Southern Madagascar drought leads to starvation; pandemic complicates aid

Southern Madagascar drought leads to starvation; pandemic complicates aid

A woman is fed rations of food in Sihanamaro, Madagascar, during an emergency distribution of hot meals to the elderly and malnourished children in the drought-affected regions of southern Madagascar April 29, 2021. (Credit: CNS photo/Krystyna Kovalenko, courtesy World Food Program.)

About 14,000 people in drought-ravaged southern Madagascar face starvation after exhausting all their options to cope, relief organization representatives said.

CAPE TOWN, South Africa — About 14,000 people in drought-ravaged southern Madagascar face starvation after exhausting all their options to cope, relief organization representatives said.

The utter silence of a room filled with young children “overwhelmed me,” said Arduino Mangoni, deputy country director of the U.N.’s World Food Program. He visited a center where severely malnourished people were being treated in the city of Ambovombe in January.

The situation has worsened and “I’ve never seen kids in the state they are in now” in parts of the island nation, 250 miles off the coast of mainland Africa, Mangoni told Catholic News Service May 21.

About 1.14 million people in the south of Madagascar face high levels of acute food insecurity, the World Food Program said in a statement. Of these, 14,000 are in the catastrophe category, and this number is expected to double over the next lean season, which begins in October.

People are eating cactus leaves and clay they mix with juice from whatever fruit they can find, Mangoni said.

Tanja Englberger of Catholic Relief Services told CNS that finding food and water “are the things people talk about” in southern Madagascar.

Englberger said a woman in a small village “asked if she could show me her gums, which were raw” from eating the bitter fruit she had found on a little tree.

“It’s an extremely hard life,” she said, noting that in parts of the south, one-third of residents have no clean water.

“They drink water from puddles when there’s been rain,” she said.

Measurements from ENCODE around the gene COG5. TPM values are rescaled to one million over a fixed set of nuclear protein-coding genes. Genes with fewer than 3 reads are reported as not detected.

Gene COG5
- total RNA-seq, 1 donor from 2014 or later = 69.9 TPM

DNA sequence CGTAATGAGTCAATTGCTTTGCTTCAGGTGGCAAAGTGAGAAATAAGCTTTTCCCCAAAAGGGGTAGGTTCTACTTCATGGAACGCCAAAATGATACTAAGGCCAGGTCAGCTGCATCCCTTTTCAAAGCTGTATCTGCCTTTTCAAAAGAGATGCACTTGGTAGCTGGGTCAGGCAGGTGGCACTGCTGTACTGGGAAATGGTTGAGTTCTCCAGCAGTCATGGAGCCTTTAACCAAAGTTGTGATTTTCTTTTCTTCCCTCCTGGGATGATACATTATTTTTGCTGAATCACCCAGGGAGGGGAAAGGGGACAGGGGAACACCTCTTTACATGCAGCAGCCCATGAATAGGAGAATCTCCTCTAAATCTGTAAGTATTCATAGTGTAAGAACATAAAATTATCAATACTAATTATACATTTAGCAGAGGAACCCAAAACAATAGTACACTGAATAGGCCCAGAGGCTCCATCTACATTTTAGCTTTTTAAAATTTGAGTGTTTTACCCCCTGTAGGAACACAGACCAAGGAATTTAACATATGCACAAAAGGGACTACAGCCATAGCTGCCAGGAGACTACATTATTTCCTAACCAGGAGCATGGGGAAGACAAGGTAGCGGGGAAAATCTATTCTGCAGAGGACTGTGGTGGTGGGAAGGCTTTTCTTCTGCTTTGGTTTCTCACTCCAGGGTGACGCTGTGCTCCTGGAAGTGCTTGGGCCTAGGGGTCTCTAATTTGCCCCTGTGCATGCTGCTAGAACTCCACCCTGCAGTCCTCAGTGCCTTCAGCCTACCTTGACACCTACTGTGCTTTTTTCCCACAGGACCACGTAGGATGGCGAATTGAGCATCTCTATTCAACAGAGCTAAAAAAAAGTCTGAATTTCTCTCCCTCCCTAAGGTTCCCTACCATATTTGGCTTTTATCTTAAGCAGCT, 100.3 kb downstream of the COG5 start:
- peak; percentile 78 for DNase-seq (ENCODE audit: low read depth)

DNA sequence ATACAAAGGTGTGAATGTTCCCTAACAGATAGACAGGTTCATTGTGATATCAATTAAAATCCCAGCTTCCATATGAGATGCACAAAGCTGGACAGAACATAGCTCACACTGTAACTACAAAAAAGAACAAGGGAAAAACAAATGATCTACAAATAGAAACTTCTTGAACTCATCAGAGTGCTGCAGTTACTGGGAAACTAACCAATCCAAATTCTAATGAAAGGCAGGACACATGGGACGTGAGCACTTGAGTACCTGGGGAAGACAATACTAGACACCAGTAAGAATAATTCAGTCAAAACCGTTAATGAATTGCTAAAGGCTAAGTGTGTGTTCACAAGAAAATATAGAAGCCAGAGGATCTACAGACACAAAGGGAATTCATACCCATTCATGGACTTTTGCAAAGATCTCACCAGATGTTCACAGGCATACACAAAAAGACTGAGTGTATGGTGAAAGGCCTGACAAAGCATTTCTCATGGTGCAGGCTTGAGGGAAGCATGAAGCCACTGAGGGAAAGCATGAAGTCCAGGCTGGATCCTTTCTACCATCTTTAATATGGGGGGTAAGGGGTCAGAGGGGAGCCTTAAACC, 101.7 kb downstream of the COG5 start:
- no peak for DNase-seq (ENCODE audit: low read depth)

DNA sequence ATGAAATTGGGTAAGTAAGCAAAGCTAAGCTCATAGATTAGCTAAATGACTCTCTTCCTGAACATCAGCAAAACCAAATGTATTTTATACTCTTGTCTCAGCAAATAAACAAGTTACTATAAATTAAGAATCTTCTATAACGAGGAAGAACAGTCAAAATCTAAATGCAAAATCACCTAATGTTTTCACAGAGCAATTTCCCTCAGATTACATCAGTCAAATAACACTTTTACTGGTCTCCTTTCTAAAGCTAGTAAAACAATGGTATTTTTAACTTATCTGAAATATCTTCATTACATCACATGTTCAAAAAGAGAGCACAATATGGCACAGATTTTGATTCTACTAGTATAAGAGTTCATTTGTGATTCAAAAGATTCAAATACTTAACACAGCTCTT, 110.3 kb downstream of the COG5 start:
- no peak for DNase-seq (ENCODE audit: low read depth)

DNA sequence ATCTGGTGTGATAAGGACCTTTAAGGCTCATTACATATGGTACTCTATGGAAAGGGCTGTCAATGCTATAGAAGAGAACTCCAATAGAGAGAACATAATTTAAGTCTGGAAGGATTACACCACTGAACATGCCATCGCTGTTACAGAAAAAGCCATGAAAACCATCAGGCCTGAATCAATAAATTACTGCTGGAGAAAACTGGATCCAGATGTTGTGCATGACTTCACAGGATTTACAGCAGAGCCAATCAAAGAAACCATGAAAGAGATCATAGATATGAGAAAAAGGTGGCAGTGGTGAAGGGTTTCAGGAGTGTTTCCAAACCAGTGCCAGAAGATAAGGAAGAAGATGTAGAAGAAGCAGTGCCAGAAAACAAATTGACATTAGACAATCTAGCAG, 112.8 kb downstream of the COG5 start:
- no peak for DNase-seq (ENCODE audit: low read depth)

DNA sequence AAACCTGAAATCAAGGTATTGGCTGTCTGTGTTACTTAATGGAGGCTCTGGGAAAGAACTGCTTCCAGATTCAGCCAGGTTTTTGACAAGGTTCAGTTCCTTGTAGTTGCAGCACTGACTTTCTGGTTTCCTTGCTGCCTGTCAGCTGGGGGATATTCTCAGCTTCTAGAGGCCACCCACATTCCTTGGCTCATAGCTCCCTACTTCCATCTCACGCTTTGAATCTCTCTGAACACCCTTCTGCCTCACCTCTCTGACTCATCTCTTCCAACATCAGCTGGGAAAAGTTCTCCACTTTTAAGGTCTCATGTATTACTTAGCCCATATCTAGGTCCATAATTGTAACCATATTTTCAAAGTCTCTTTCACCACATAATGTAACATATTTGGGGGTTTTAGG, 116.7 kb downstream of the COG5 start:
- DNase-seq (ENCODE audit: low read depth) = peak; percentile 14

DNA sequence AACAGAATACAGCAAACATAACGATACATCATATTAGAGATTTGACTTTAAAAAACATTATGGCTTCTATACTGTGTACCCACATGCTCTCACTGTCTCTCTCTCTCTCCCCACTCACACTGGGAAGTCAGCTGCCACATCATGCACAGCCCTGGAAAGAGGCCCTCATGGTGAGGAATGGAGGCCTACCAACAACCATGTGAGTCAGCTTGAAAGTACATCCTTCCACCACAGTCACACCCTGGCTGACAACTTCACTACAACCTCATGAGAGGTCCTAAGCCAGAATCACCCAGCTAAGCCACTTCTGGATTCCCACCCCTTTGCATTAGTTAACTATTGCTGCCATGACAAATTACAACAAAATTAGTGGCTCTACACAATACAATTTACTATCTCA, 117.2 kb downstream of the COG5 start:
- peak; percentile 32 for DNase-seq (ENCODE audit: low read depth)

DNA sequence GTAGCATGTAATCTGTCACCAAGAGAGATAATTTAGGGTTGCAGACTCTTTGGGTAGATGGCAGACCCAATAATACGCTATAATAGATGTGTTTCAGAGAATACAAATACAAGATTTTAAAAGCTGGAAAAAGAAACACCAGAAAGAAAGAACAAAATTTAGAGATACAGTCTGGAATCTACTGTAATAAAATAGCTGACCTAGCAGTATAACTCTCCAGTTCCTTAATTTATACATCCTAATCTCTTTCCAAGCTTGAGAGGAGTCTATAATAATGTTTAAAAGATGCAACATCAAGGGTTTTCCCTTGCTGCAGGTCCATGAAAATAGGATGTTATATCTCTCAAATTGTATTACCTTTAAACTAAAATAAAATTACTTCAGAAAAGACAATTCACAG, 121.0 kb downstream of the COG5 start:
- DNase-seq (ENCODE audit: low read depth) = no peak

But there was no rain in the last rainy season, and sandstorms “very unusual in their frequency and intensity” have transformed the landscape, with hundreds of square miles of arable land now covered in sand, she said.

“In addition to what we’re seeing with our own eyes,” regular household surveys done by Catholic Relief Services show the “dire situation,” Englberger said.

“The price of one cup of corn rose from 14 cents to 91 cents from March 2020 to March 2021,” and the number of people who have sold a valuable asset, such as a cooking pot, is five times last year’s figure, she said.

Many people walk about 15 miles to get water, Englberger said. While international organizations and the government have erected water points, “the water table is low and the terrain rocky, so this is complicated,” she said.

On a two-week trip across southern Madagascar in early 2021, she met many people walking long distances to find cactus fruit; then they walked on to towns where they hoped to be able to sell it. They would try to sell four pieces of fruit for the equivalent of 3 cents.

Vilisoa, a woman in her mid-30s with 14 children, was one of the people Englberger met. Her “very sad-looking 15-year-old daughter was extremely thin and had bilharzia,” she said. Bilharzia is a chronic, tropical disease characterized by disorders of certain vital organs. The family group, which included many older people, had walked 75 miles in a week to get to the town of Ampanihy.

“They had nothing. They were looking for water to sell to try to make ends meet,” she said.

The predictability of the weather seems to have ended, Englberger said, noting that the lean season starts earlier and lasts longer. Along with locusts, new pests such as “an armyworm first seen three years ago” ravage corn when it does grow, she said.

The crop failures have driven thousands of people to leave their homes and walk to towns in the hope of eking out a living, she said.

Mangoni said that with COVID-19 keeping tourists away, even the few jobs that could be found in southern Madagascar’s coastal towns have disappeared. With no other guests, the hotel he and colleagues stay in on their regular visits to the south opens for them, then shuts again when they leave.

Some of the staff “cried as they spoke of their desperation” on his latest visit in late April, he said.

“Drought, sandstorms, plant and animal pests and diseases, and the impact of COVID-19 have caused up to three-quarters of the population in the worst-affected Amboasary-Atsimo district to face dire consequences,” the World Food Program said in a statement. Global acute malnutrition rates “have crossed an alarming 27 percent, causing irreversible damage to children,” it said.

While pandemic restrictions have halted all flights into the country, relief organizations and others are “trying to open a humanitarian corridor” to get food to people, Mangoni said.

“We need to secure resources now” to be able to get food, seeds and other necessities there before the next lean season starts, he said, noting the island’s poor infrastructure and weak road networks.

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